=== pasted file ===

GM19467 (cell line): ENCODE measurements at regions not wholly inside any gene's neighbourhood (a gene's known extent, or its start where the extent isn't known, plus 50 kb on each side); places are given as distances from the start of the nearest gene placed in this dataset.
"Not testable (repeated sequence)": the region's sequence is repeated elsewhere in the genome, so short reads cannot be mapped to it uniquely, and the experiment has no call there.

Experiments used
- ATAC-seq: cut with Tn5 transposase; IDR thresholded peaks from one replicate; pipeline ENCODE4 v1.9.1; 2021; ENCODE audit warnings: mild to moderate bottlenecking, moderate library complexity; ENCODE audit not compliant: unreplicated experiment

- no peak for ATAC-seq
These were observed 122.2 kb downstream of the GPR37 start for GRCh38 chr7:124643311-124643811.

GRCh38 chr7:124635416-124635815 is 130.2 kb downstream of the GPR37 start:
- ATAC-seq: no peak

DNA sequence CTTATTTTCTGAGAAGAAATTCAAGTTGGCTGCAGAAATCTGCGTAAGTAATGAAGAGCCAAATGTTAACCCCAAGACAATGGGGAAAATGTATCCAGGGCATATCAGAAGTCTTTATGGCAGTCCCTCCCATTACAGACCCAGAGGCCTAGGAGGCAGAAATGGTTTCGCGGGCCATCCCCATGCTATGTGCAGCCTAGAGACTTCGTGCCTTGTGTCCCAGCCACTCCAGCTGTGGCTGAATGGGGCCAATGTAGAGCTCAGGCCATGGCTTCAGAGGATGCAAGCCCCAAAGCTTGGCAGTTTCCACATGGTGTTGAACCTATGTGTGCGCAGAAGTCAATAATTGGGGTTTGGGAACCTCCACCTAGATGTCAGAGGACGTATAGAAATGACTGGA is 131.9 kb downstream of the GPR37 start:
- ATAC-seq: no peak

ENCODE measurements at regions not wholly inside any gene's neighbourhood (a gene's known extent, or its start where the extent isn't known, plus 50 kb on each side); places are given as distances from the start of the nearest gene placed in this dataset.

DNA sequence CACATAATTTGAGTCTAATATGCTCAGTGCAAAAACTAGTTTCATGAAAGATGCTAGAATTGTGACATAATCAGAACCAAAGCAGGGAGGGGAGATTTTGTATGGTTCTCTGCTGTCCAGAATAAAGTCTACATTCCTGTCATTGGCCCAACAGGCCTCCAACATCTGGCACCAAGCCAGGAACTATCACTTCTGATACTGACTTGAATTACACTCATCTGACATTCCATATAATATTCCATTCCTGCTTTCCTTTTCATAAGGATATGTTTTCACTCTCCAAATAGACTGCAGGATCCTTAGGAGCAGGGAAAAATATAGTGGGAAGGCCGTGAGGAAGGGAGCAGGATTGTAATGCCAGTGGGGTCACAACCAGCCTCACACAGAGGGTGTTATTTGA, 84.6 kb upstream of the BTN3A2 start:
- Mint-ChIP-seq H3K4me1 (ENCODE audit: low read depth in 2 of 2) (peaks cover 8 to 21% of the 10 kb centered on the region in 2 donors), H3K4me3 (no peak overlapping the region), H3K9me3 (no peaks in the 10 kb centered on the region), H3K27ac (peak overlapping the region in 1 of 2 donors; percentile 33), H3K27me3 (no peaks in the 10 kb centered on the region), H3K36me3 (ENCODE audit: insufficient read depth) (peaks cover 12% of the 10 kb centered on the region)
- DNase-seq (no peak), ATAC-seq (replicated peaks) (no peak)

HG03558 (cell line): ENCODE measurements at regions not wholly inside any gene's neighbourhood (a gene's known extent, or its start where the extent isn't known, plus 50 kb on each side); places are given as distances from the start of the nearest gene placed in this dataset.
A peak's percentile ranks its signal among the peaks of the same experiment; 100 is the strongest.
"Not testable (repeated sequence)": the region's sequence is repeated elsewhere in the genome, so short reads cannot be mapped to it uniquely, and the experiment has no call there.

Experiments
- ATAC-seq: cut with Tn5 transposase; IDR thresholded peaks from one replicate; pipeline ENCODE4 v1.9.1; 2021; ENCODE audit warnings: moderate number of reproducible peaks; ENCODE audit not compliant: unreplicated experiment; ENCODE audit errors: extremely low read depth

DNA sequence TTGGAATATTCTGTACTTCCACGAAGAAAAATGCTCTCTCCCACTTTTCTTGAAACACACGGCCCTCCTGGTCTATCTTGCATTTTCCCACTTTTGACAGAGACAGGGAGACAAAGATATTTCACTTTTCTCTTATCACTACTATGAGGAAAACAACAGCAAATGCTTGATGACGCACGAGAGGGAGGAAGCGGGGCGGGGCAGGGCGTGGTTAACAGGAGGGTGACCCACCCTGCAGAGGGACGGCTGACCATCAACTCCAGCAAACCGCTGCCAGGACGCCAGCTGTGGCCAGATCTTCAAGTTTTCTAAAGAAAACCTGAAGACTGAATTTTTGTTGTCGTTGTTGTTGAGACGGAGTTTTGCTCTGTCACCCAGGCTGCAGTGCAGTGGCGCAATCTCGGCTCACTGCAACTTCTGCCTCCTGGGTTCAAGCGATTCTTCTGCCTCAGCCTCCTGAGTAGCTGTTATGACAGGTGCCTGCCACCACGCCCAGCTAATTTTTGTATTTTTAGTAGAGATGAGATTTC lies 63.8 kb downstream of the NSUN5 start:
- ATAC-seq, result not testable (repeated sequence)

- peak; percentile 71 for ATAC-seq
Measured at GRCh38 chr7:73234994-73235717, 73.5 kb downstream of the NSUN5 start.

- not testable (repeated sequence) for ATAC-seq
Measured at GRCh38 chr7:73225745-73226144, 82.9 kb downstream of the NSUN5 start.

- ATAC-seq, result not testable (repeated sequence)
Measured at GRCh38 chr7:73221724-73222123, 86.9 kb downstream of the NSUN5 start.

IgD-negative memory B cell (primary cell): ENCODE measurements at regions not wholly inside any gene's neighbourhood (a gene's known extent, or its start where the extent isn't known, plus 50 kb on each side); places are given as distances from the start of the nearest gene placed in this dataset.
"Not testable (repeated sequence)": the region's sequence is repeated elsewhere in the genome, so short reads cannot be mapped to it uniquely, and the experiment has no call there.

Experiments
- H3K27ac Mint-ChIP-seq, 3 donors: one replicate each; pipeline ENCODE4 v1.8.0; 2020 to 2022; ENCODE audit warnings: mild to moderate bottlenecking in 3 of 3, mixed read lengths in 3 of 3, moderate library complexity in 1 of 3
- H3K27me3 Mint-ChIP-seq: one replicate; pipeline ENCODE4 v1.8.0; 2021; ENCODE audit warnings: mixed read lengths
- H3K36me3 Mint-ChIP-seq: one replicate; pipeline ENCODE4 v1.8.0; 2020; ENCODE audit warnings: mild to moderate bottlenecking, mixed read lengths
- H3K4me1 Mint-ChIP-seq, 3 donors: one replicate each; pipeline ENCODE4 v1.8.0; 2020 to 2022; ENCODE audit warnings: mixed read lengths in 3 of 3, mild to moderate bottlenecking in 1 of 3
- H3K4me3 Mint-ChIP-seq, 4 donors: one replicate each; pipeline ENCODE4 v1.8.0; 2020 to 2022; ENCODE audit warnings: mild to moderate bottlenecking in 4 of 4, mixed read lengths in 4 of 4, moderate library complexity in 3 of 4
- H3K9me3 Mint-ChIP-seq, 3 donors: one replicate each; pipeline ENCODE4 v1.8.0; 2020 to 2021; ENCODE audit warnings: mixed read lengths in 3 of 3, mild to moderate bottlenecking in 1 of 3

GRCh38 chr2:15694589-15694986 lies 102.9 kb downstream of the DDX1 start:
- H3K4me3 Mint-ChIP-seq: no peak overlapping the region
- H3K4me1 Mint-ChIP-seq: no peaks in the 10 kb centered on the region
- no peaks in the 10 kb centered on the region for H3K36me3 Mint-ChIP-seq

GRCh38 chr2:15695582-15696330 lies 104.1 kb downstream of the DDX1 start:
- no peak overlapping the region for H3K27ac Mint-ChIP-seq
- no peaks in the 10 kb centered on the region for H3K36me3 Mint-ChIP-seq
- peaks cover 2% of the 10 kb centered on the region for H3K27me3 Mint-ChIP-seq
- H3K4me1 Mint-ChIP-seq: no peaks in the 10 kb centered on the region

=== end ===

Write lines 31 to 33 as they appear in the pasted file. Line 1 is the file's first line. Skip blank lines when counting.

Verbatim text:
- H3K27ac Mint-ChIP-seq, 3 donors: one replicate each; pipeline ENCODE4 v1.8.0; 2020 to 2022; ENCODE audit warnings: mild to moderate bottlenecking in 3 of 3, mixed read lengths in 3 of 3, moderate library complexity in 1 of 3
- H3K27me3 Mint-ChIP-seq: one replicate; pipeline ENCODE4 v1.8.0; 2021; ENCODE audit warnings: mixed read lengths
- H3K36me3 Mint-ChIP-seq: one replicate; pipeline ENCODE4 v1.8.0; 2020; ENCODE audit warnings: mild to moderate bottlenecking, mixed read lengths